Best Buy's Anniversary Sale Samsung Could One-Up Apple Peloton Alternatives GMMK Pro Keyboard Review Natural Sleep Aids $59 Off Apple TV Equifax Error: Check Your Status Biggest Rent Increases
Want CNET to notify you of price drops and the latest stories?
No, thank you

Oracle gets Groovy with open-source project

The database giant will participate in Grails, an open-source development that combines the Groovy scripting language and Java infrastructure.

Oracle said it will participate in Grails, an open-source project that seeks to make Java programmers more productive through a close tie-in to the Groovy scripting language.

Grails is a project to create a development framework, a set of prewritten software components designed to speed Web-application creation using Groovy. The name Grails was inspired by Ruby on Rails, a productivity framework for another language called Ruby.

Groovy is a "dynamic," or scripting, language. Dynamic languages are generally designed for speed and simplicity. And unlike other scripting languages, like Python or Ruby, code written with Groovy runs in conjunction with a Java Virtual Machine.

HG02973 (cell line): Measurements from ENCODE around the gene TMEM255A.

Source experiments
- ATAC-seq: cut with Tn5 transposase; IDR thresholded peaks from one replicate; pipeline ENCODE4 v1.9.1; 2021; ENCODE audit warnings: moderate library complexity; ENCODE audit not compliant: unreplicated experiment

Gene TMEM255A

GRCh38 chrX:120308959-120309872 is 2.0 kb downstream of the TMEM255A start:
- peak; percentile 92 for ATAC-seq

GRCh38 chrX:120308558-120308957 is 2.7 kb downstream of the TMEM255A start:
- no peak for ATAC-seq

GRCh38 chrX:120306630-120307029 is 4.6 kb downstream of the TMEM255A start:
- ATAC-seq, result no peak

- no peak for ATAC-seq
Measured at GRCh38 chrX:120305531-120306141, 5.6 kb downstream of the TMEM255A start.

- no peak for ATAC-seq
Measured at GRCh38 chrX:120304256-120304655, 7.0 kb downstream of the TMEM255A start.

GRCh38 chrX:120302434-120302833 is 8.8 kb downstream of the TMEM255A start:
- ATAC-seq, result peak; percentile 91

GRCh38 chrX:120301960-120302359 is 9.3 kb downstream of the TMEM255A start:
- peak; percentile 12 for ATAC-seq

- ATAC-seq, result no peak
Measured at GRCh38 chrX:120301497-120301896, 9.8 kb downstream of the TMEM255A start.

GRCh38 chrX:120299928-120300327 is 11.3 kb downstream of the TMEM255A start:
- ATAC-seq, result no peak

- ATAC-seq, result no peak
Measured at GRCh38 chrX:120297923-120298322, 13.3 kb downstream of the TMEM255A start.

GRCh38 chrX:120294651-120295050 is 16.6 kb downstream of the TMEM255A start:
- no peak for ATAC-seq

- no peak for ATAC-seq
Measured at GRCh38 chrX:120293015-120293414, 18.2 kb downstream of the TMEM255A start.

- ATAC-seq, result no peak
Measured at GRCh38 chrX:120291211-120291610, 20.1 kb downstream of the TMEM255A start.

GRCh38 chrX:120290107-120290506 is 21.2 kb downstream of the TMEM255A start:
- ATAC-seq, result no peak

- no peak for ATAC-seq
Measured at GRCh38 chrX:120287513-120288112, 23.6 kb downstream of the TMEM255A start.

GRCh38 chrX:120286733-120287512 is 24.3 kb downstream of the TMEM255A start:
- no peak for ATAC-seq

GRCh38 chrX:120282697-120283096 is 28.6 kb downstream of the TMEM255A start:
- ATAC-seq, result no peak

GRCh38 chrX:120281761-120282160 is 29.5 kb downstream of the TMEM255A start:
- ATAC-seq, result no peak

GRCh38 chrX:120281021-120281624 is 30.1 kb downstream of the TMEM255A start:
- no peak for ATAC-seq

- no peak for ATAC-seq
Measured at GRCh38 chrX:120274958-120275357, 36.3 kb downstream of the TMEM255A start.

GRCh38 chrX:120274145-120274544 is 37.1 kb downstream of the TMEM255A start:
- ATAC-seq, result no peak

Oracle will have some of its engineers participate in Grails, said Steven G. Harris, vice president of Oracle Fusion Middleware. The company is expected to officially announce its backing of Grails at the JavaOne conference next week and is participating so that it can tap the growing interest in scripting languages.

"We've just seen this scripting taking off in the developer community," Harris said.

Groovy is designed so programmers can use Java and Groovy within the same development project.

"You get the benefits like the forgiveness and productivity of a scripting language, but you also get the performance, stability and manageability of the Java infrastructure under the covers," said Harris.

Separately, Oracle next week will be releasing TopLink Essentials, software designed to simplify the job of writing Java programs that query back-end databases.

The Oracle software will comply with the Enterprise Java Beans 3.0 standard and be included with Sun's open-source Java application server, Harris said.